here is no possible question. Captain Craven's and Commander Bartlett's testimony is absolutely conclusive. (10) Lieutenant Warley must be mistaken in stating that Captain Mahan informed him that his vessel struck the Hartford. Mahan in his book [pp. 76 and 77] does not mention any ramming of the Hartford by the Manassas. His statements are such that if he had supposed the Manassas rammed the Hartford he could not have omitted it. He says of the Hartford: She took the ground close under St. Philip, the raft lying on her port quarter, against which it was pushed by the tug Mosher, adding in a foot-note, As this feat has been usually ascribed to the Manassas, it may be well to say that the statement in the text rests on the testimony of the commander of the ram, as well as other evidence. He closes his description of this episode by saying:. Then working herself clear, the Hartford passed from under their fire. Finally he gives a minute description of the ramming of the Brooklyn by
Robert Underwood Johnson, Clarence Clough Buell, Battles and Leaders of the Civil War: Volume 2., Confederate responsibilities for Farragut's success. (search)
, few of them having ever seen a cannon fired. In his account of the capitulation in the cabin of the Harriet Lane, Admiral Porter says: As we were about to sign the terms, I was quite surprised to find that it was not expected that the vessels of war were to be included in the terms agreed to by the Confederate officers. Surprised, indeed! when that very morning Colonel Higgins had sent his letter of the same day (April 28th), offering the surrender of these forts (Jackson and St. Philip), which he commanded; and closing with the words, we have no control over the vessels afloat. [See note, p. 51.] Moreover, in the terms presented to Duncan when he went on board, which the Admiral says he had prepared before, nothing is said of the surrender of the naval forces. Such a contradictory statement, however, has its parallel in the assertion as to the effect of the explosion of the Louisiana, that it fairly shook us all out of our seats and threw the Harriet Lane over on her
Benson J. Lossing, Pictorial Field Book of the Civil War. Volume 1., Chapter 12: the inauguration of President Lincoln, and the Ideas and policy of the Government. (search)
e new Administration came into power, of all the fortifications within the Slave-labor States, only Fortress Monroe, and Forts Jefferson, Taylor, and Pickens, remained in possession of the Government. The seized forts were sixteen in number. The following are the names and locations of the seized forts:--Pulaski and Jackson, at Savannah; Morgan and Gaines, at Mobile; Macon, at Beaufort, North Carolina; Caswell, at Oak Island, North Carolina; Moultrie and Castle Pinckney, at Charleston; St. Philip, Jackson, Pike, Macomb, and Livingston, in Louisiana; and McRee, Barrancas, and a redoubt in Florida. They had cost the Government about seven millions of dollars, and bore an aggregate of one thousand two hundred and twenty-six guns. All the arsenals in the Cotton-growing States had been seized. That at Little Rock, the capital of the State of Arkansas, was taken possession of by the militia of that State, under the direction of the disloyal Governor Rector, on the 5th of February. The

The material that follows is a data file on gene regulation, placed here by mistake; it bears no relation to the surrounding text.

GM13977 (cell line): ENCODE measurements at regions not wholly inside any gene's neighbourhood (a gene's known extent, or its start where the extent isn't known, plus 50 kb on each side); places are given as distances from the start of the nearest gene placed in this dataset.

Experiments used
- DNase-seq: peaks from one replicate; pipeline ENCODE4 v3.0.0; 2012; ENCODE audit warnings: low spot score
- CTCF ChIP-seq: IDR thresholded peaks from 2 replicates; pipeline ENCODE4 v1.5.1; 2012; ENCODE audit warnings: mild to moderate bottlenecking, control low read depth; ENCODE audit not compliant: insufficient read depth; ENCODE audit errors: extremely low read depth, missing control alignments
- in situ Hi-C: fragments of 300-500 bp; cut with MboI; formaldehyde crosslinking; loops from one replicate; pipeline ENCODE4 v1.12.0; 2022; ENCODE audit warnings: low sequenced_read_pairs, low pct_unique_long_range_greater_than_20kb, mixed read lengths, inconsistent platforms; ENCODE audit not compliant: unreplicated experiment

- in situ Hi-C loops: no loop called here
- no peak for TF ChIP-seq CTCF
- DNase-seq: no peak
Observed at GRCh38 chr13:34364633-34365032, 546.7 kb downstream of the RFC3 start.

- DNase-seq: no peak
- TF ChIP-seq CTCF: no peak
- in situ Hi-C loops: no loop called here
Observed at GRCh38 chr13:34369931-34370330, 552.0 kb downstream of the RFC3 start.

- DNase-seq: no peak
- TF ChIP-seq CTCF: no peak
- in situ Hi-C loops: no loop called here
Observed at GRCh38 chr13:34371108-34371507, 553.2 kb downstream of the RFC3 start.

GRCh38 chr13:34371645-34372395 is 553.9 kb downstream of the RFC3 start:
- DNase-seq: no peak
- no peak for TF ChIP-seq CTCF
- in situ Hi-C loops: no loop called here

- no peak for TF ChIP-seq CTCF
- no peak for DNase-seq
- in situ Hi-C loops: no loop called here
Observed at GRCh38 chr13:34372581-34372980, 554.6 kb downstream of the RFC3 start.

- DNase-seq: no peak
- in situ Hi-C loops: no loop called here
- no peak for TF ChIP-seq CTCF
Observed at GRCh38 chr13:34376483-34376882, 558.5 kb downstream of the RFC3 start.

Admiral David D. Porter, The Naval History of the Civil War., Chapter 18: capture of forts Jackson and St. Philip, and the surrender of New Orleans. (search)
pnel, and grape, while the mortars threw in their bombs with great fury. Captain Bailey's division, led by the Cayuga, passed the line of obstructions in close order, but from this point the vessels were somewhat damaged by the heavy fire of St. Philip before it was possible for them to reply. Captain Bailey kept on steadily in the Cayuga and ran the Farragut's fleet proceeding up the Mississippi River past forts Jackson and St. Philip. Porter's mortar flotilla in the foreground (dressed to have swept the way. The gunners of Fort St. Philip were driven to shelter by the heavy batteries of the Pensacola and Mississippi, and the difficulties of the rear ships diminished. Most of the injuries inflicted upon the fleet were from St. Philip, which had not been exposed to the bombardment as had Fort Jackson. The Flag-officer, in the centre division, came abreast the forts as Bailey's division reached the turn in the river above. The Hartford and Brooklyn kept the line, but the
Admiral David D. Porter, The Naval History of the Civil War., Chapter 19: battle of the forts and capture of New Orleans. (search)
eyond, both forts opened their fire. When close up with St. Philip we opened with grape and canister, still steering on. Af above the boom when we were discovered, and Jackson and St. Philip opened upon us. We could bring no gun to bear, but steeruck from stem to stern. At length we were close up with St. Philip, when we opened with grape and canister. Scarcely were , soon after the action between our fleet and the forts, St. Philip and Jackson, commenced, in consequence of the darkness oe from the fire-raft, I suddenly found myself abreast of St. Philip, and so close that the leadsman in the starboard chains a shell, on that day, the heaviest rifle gun they had on St. Philip, breaking it in two, and it annoyed us no more. I did nard the Harriet Lane, proposing to surrender Jackson and St. Philip on the terms proposed, and I immediately proceeded to thhad, comparatively, an easy time of it. I felt sure that St. Philip would surrender the moment Jackson hauled down the seces
Admiral David D. Porter, The Naval History of the Civil War., Chapter 20: a brave officer's mortification.--history set right. (search)
en called by Rear-Admiral Bailey to an incorrect sketch which accompanied my report of May 6, 1862, upon the passage of Forts Jackson and St. Philip, I have the honor to forward herewith a corrected diagram, showing the position of the vessels at the time they passed through the obstructions after the chains had been separated. This will demonstrate that Rear-Admiral (then Captain) Bailey led the fleet in the Cayuga, up to the attack on the forts, as had been previously ordered, he taking St. Philip with his division, while I reserved Jackson for the remainder of the squadron under my command. The skeleton lines show how the vessels moved up from their original position of two lines into the line ahead. This correction has not been made before, because I was not aware of the existence of the mistake — the diagram being evidently a clerical error — and in opposition to the text, in which I distinctly state that Rear-Admiral Bailey not only led, but performed his duty with great g